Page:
Lifestyles

Story published: 12-03-2013 • Print ArticleE-mail Story to a Friend

The man behind the music in ‘A 1940s Radio Christmas Carol’

David Wohl may not live in Jonesborough, but this holiday season, his music will entertain theater-goers in Tennessee’s oldest town.

Wohl, a native Pennsylvanian, is the man behind the music in “A 1940s Radio Christmas Carol,” the newest production at the Jonesborough Repertory Theatre which will run Dec. 5 – 20.

The show is live radio show meets Charles Dickens’ “A Christmas Carol.”

It’s an unusual mix that calls for some innovative music.

Enter Wohl. He didn’t go looking for the job to do the music for the show - the job came to him.

“Walton Jones, the creator of the original, ubiquitous ‘The 1940s Radio Hour,’ originally approached me to arrange six well-known Christmas carols, to be sung during the epilogue of ‘A 1940s Radio Christmas Carol,’ Wohl said. “Sensing additional possibility for the show, I suggested that the carols be interspersed throughout the show, rather than just placed at the end, so as to emulate a conventional musical; and, that I write an original song expressly for the show.”

Jones liked both ideas and asked Wohl to write the song. While he was happy with the music he wrote, he struggled with the lyrics and invited lyricist, Faye Greenberg, to join in the project.

“We wrote ‘Quiet Night,’ the romantic ballad at the end of the show’s ‘broadcast’ - a song that expresses the love, hope and family warmth of the holiday season,” Wohl said.

That song inspired Jones and he wanted more. He requested two more numbers, which became the upbeat novelty tunes, ‘Newark’ and ‘A Coconut Christmas.’

After the show ran to sold-out crowds, pre-publication, in Fort Collins, Colo., Wohl added a fourth song to the show, written for the brassy, flippant character, Margie. The song, “That Cute Little Elf,” is now part of the show that Jonesborough audiences will see.

Wohl grew up in Philadelphia where music was always part of his family life. “There was always music in our house and records from musical theater,” he said. “Art and history books were found across different rooms in our house and our family often attended concerts and theater.”

Although no one in his family was a professional musician, Wohl’s mother and sister played the piano, his dad played the flute and his brother, the piano and oboe.

“My own musical beginning was that of the baby brother, say three or four years old, hopping onto the piano bench when my sister wasn’t using it,” Wohl said.

“I was immediately enthralled with the endless possibilities of combining notes and harmonies, making up songs, without technically knowing what I was doing,” he added. “Ever since, it has been a love affair with the piano.”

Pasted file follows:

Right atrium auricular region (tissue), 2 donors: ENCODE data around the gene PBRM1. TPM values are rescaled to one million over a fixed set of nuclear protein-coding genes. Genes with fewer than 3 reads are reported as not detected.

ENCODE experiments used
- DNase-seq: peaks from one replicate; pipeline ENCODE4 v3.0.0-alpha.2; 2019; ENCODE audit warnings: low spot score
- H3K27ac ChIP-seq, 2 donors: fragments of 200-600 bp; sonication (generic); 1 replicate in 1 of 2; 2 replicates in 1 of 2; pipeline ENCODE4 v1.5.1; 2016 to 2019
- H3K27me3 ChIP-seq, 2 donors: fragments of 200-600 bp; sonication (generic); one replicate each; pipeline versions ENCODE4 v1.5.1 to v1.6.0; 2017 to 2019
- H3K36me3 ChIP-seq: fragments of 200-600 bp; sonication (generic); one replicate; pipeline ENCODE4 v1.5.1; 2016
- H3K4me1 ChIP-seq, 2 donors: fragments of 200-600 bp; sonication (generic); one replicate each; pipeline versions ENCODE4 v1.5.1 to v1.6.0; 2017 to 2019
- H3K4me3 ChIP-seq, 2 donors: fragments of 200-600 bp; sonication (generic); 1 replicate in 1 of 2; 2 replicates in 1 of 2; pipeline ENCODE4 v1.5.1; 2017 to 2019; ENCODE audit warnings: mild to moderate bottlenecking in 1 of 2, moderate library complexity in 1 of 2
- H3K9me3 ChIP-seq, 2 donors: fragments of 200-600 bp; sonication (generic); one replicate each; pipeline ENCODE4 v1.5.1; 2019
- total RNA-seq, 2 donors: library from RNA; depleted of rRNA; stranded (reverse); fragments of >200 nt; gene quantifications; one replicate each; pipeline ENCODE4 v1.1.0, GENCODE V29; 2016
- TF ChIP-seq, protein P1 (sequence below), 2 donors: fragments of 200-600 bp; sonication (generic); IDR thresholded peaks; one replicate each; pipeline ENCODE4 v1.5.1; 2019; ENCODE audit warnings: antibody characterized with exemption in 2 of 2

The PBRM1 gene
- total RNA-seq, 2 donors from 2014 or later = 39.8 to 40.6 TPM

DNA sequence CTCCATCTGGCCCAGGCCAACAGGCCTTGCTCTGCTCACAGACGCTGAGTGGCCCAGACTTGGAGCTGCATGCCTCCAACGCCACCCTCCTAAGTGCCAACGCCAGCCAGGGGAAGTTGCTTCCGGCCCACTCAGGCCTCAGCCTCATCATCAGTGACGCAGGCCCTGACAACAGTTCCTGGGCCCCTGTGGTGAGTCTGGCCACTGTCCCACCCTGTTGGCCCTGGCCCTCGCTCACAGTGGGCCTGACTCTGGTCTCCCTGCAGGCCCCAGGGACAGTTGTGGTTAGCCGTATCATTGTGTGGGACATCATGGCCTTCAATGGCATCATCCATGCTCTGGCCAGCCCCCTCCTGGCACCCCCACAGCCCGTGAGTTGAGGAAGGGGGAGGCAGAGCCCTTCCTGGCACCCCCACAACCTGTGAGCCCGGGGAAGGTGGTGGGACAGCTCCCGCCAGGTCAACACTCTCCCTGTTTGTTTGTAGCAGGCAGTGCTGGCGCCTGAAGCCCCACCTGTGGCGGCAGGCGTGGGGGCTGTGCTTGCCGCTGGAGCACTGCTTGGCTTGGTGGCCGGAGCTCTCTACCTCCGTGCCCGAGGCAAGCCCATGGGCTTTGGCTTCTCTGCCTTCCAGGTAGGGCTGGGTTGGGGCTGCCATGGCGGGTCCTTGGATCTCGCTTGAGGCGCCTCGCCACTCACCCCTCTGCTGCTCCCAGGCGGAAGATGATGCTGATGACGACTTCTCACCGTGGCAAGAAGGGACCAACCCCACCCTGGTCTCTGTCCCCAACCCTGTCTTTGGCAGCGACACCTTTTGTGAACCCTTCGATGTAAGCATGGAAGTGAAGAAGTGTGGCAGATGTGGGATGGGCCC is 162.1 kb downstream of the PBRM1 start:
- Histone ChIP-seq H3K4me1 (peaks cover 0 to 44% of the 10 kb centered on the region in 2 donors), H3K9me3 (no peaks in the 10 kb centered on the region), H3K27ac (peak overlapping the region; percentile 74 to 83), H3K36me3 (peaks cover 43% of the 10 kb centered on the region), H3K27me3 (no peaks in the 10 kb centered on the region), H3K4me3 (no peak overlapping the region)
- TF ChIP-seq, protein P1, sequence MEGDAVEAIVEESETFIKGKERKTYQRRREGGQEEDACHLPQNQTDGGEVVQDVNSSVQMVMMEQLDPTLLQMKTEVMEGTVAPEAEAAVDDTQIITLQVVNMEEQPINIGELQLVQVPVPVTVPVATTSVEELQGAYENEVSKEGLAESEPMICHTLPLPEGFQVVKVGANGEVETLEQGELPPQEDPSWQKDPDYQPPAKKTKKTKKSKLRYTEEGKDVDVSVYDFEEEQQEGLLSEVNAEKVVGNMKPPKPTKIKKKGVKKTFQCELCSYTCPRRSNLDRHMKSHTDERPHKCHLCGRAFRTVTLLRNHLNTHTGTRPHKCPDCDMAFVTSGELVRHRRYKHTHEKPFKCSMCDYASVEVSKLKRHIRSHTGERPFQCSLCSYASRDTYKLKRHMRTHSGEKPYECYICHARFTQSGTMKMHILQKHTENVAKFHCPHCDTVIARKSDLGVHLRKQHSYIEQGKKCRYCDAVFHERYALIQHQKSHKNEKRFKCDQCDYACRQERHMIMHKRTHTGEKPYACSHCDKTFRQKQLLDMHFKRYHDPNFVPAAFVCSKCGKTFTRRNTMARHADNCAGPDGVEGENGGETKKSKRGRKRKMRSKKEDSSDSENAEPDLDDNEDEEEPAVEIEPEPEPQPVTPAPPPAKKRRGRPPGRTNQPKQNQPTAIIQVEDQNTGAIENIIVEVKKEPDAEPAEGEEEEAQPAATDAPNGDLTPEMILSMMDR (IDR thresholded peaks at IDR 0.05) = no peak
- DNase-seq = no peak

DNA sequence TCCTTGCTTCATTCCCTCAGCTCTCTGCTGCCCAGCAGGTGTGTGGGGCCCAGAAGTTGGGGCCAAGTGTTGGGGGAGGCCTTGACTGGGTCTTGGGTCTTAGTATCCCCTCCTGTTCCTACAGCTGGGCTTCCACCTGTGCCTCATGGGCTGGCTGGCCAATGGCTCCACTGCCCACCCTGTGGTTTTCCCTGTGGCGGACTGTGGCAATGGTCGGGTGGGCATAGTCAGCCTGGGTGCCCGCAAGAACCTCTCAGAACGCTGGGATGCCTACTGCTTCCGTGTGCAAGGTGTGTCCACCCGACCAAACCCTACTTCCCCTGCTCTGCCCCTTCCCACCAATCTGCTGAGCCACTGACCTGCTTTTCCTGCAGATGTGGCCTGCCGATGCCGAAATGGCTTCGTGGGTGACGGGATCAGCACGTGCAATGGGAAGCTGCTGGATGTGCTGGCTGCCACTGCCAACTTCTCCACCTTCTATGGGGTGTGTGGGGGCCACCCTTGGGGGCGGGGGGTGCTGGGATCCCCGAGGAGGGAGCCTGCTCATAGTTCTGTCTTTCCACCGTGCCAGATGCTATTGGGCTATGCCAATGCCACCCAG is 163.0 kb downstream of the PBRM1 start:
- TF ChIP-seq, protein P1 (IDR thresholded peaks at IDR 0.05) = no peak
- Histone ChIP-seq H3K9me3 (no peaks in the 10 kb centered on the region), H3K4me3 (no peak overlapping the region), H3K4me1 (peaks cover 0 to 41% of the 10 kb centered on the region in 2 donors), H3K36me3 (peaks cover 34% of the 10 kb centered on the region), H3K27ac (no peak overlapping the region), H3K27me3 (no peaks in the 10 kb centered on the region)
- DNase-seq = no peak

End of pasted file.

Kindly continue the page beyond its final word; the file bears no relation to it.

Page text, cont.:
Wohl took classical lessons and played in a variety of school ensembles and orchestras, as well as singing in choirs. By his teens, he had added jazz piano lessons to his activities. Even though he was more comfortable at the piano, Wohl stretched his talents, acting in a few small parts in several high school plays. At the age of 16, at a summer camp in the Pocono Mountains, he landed his first leading role as Henry Higgins, in “My Fair Lady”.

He obtained a liberal arts degree from Oberlin College and studied music composition at Roosevelt and Northwestern Universities in Chicago, eventually receiving his doctorate from McGill University in Montreal.

“I began playing gigs in Chicago, in venues ranging from hotels to comedy clubs to musical theater,” Wohl said. “These diverse gigs taught me early on how to improvise and compose in many styles, to adapt quickly to changing scripts and situations, to collaborate with directors and actors, meet deadlines, to combine thought and intuition, to always seek joy in entertaining and to never stop learning from both mistakes and successes.”

It was during this time that Wohl also composed for his first television show, a morning children’s program on CBS, which required him to write songs for each week’s episode. Those early experiences helped him lay the foundation for his future work in musical theater, television and multimedia projects. His work has been part of programming for the likes of PBS, Animal Planet as well as the Food and Discovery channels.

Wohl hasn’t slowed down since and says 2014 promises to be another enjoyable and creative year.

“Faye Greenberg (High School Musical), Katy DiSavino (Nana’s Naughty Knickers), and I have embarked on a new, fun musical – yet to be named – which we hope to complete in 2014,” he said.